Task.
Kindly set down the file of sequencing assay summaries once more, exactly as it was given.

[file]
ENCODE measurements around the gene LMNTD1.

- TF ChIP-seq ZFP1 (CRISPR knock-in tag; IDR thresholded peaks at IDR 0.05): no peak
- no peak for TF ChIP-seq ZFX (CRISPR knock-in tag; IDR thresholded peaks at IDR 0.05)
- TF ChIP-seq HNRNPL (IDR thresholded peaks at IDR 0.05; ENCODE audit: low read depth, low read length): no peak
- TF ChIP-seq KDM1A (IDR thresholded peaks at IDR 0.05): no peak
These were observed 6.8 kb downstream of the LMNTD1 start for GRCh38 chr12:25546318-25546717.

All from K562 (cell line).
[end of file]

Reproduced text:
ENCODE measurements around the gene LMNTD1.

- TF ChIP-seq ZFP1 (CRISPR knock-in tag; IDR thresholded peaks at IDR 0.05): no peak
- no peak for TF ChIP-seq ZFX (CRISPR knock-in tag; IDR thresholded peaks at IDR 0.05)
- TF ChIP-seq HNRNPL (IDR thresholded peaks at IDR 0.05; ENCODE audit: low read depth, low read length): no peak
- TF ChIP-seq KDM1A (IDR thresholded peaks at IDR 0.05): no peak
These were observed 6.8 kb downstream of the LMNTD1 start for GRCh38 chr12:25546318-25546717.

All from K562 (cell line).